'Dress day' donations pour in after politician's criticism

Australian conservative senator Cory Bernardi Image copyright Getty Images
Image caption Conservative senator Cory Bernardi took issue with the school's wear a dress day

Donations to an Australian school's "wear a dress day" charity drive have skyrocketed after the event was criticised by a Conservative senator.

Craigburn Primary School in Adelaide encouraged its students to wear a dress or casual clothes to school to raise funds for girls' education in Africa.

Cory Bernadi criticised the event as "absurd" and "gender morphing".

The post sparked a backlash online and supporters have now raised more than A$180,000 (£132,000; $142,000).

The school's original target had been A$900.

The primary school was taking part in the Do it in a Dress charity campaign to raise money for African education.

It said that "for a gold coin donation students and staff can come to school wearing a 'dress or casual clothes'."

"The money raised will go towards providing teachers, equipment like books and pencils, making schools safe for children to attend and providing an education so that girls can look forward to a positive future."

Mr Bernardi, leader of the Australian Conservatives, tweeted a link to the school's statement, saying: "This gender morphing is really getting absurd."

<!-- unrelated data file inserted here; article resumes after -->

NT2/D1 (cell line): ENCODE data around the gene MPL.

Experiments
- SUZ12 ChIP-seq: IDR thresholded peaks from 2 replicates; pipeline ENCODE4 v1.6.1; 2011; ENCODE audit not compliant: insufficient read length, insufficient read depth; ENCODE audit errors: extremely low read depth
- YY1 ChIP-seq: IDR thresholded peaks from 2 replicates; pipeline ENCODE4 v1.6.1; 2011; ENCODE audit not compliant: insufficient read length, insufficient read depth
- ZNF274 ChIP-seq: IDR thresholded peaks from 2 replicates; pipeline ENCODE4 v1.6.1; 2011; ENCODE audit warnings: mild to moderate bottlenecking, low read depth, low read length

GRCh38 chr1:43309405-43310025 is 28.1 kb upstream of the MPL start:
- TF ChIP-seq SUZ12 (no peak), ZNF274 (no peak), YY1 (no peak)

The post drew the attention of prominent Australian comedian Josh Thomas who accused Mr Bernardi of bullying the children. He donated $2,000 to the cause, and encouraged his followers to chip in.

The site has attracted hundreds of donations since.

Federal education minister Simon Birmingham also criticised Mr Bernadi's comments.

"The idea of coming out and condemning a program that is trying to raise money for girls in Africa who don't go to school is of course appalling," he said.

Mr Bernadi has been standing by his comments, saying the event was inappropriate and said the school was "playing into a political cause".

Gender education in Australian schools has become a controversial subject amid the debate on legalising same sex marriage.

A national postal survey on whether the law should be changed is currently taking place.

Opponents have said in their campaigning that doing so would affect sex education in schools, forcing them to teach about homosexuality and gender diversity. Supporters of the "yes" vote have said this is not true.

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